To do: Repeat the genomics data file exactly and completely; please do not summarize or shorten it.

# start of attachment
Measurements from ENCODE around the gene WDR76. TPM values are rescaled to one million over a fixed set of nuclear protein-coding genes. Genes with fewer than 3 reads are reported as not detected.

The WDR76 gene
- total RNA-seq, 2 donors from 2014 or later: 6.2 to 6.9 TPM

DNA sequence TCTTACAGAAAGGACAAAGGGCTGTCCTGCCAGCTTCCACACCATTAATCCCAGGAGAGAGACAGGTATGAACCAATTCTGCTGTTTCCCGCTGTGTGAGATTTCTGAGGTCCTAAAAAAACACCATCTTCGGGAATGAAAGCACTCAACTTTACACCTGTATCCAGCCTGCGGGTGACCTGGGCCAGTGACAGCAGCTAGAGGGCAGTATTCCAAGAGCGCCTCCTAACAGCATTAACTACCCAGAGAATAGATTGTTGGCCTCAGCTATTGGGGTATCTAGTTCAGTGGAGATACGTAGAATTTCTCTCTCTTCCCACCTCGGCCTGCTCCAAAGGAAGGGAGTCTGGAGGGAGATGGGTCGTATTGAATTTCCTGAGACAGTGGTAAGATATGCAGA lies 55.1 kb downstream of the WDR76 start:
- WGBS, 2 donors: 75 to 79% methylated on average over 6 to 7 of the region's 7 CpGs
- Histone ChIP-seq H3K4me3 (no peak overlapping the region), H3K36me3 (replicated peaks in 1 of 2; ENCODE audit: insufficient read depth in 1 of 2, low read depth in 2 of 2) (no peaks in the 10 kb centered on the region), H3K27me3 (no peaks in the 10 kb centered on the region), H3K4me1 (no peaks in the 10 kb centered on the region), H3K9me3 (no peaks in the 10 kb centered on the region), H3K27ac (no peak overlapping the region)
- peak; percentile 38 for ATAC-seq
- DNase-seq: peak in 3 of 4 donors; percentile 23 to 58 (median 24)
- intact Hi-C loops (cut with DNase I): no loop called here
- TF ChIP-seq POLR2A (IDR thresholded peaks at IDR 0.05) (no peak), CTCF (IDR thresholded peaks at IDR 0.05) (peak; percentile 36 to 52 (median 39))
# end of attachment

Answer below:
Measurements from ENCODE around the gene WDR76. TPM values are rescaled to one million over a fixed set of nuclear protein-coding genes. Genes with fewer than 3 reads are reported as not detected.

The WDR76 gene
- total RNA-seq, 2 donors from 2014 or later: 6.2 to 6.9 TPM

DNA sequence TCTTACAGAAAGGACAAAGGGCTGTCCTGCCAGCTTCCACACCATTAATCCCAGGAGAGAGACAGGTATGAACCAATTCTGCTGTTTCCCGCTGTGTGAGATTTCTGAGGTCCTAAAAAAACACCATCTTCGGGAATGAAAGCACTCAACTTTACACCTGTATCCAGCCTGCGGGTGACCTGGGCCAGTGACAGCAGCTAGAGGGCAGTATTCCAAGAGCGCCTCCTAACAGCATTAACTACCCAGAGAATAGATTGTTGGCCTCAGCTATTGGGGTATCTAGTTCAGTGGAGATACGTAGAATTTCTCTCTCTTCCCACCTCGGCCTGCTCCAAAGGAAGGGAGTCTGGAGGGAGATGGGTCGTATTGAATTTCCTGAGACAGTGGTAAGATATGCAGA lies 55.1 kb downstream of the WDR76 start:
- WGBS, 2 donors: 75 to 79% methylated on average over 6 to 7 of the region's 7 CpGs
- Histone ChIP-seq H3K4me3 (no peak overlapping the region), H3K36me3 (replicated peaks in 1 of 2; ENCODE audit: insufficient read depth in 1 of 2, low read depth in 2 of 2) (no peaks in the 10 kb centered on the region), H3K27me3 (no peaks in the 10 kb centered on the region), H3K4me1 (no peaks in the 10 kb centered on the region), H3K9me3 (no peaks in the 10 kb centered on the region), H3K27ac (no peak overlapping the region)
- peak; percentile 38 for ATAC-seq
- DNase-seq: peak in 3 of 4 donors; percentile 23 to 58 (median 24)
- intact Hi-C loops (cut with DNase I): no loop called here
- TF ChIP-seq POLR2A (IDR thresholded peaks at IDR 0.05) (no peak), CTCF (IDR thresholded peaks at IDR 0.05) (peak; percentile 36 to 52 (median 39))